The downside is that payback period analysis ignores the time value of money (TVM), and it’s biased toward long-term projects. Yet, the model is easy to understand and can be adjusted when a team isn’t sure about the project’s future cash flows.

The model also favors liquidity (cash), and it’s a useful tool for companies that do business overseas and need to estimate when they’ll see a return of investment. This is especially true if they deal in countries with volatile political environments.

2.     Net Present Value

The main question a financial analyst will likely raise when using the net present value (NPV) model is, “How much money could be saved (or made) by completing this project?” A net present value’s calculation is the following:

Present value of total benefits (revenue or income) – cost over many periods

Companies benefit from this model when they need to effectively evaluate projects and investments to determine the return. When a businesses’ analyst completes calculations and the net present value of the project is more significant than zero, the project will make a profit. Under this formula, only investments with positive NPV value should be prioritized.

Payback Period Analysis vs. Net Present Value:

  • Present value is calculated by discounting the expected cash flow or cash amount to the present using a discount rate
  • Net present value is the amount remaining after the present value has been offset by the amount of the initial project cost or investment

3.     Internal Rate of Return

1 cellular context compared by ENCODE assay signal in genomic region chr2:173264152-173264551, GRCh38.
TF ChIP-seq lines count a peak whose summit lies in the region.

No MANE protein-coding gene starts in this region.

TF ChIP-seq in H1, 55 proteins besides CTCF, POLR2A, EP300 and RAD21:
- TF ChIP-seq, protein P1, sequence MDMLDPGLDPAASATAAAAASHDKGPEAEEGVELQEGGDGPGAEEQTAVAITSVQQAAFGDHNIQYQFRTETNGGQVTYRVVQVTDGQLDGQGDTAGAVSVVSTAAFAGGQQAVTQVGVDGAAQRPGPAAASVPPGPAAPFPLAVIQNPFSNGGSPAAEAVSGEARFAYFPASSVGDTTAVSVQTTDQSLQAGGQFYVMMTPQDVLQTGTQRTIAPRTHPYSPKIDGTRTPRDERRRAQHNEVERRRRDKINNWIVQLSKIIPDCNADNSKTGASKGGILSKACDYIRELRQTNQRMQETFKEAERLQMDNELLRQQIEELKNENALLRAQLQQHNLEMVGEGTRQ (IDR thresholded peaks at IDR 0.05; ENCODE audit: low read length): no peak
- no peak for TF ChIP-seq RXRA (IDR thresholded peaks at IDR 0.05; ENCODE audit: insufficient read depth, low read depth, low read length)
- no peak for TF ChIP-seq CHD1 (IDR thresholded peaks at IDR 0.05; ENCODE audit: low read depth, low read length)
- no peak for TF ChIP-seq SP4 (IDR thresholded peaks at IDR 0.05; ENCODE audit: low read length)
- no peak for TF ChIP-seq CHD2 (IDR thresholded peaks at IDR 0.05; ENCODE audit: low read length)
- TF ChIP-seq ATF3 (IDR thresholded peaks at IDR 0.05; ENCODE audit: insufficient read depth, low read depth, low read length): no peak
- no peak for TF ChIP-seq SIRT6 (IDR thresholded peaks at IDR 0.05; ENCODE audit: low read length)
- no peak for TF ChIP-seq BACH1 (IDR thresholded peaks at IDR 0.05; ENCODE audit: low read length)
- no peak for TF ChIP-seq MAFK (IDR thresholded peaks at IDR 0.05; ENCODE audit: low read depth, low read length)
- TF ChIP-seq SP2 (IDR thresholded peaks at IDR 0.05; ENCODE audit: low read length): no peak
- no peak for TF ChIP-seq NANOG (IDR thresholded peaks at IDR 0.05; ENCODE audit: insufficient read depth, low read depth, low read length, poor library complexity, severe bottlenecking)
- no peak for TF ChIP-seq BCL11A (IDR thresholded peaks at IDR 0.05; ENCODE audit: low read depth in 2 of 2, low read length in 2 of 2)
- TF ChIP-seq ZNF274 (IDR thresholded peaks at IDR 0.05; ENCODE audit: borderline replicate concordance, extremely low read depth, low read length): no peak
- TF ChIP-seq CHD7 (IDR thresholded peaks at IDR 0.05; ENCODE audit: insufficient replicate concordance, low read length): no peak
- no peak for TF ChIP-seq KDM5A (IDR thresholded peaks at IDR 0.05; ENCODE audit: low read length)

The internal rate of return (IRR) is like NPV, but its discount rate reduces the NPV of an investment to zero. So, it’s always negative because it represents an outflow or subtraction instead. IRR answers the question: “How quickly will the money invested in the project be returned?” This model is used to compare projects that have different lifecycles or amount of required money.

For example, the model could be used to compare the expected profitability of a two-year project that requires a $40,000 investment with that of a four-year project that requires a $90,000 investment. Projects with the highest IRR will ensure better benefits, respectively. Despite its usefulness, the model does make many assumptions about reinvestment and capital distribution.

Examples of Economic Models

Although the three economic models can be used in conjunction, some companies will benefit from one specific model more if it answers their most pressing needs. Additionally, teams should also take into consideration the following factors:

  • Different resources needed for each project
  • Amount of funding (when these are limited)
  • Other resource needs and company limits

The IRR model is mostly used, according to Yahoo Finance, to figure out which investment to fund. For example, a factory plant may use the IRR model to determine if it’s better to build a new plant or to renovate and expand an existing one.

On the other hand, the NPV is mostly used to determine how much an investment is worth since it considers all revenues, expenses and timing of cash flows. In other words, it considers the time value of money, which is a good approach for most investment processes.

Although the models are generally used by corporations, people can take advantage of some of them. For example, while payback periods are useful in financial budgeting, businesses and homeowners can use them to calculate the return on energy-efficient technologies, as well as maintenance services.

Whether you own a business or need to understand financial processes due to your profession, learning about economic value models for project selection can position you to be a strategic decision-maker in your organization. If you’re interested in improving your management skills, learn more about Florida Tech’s MBA in Project Management 100% online.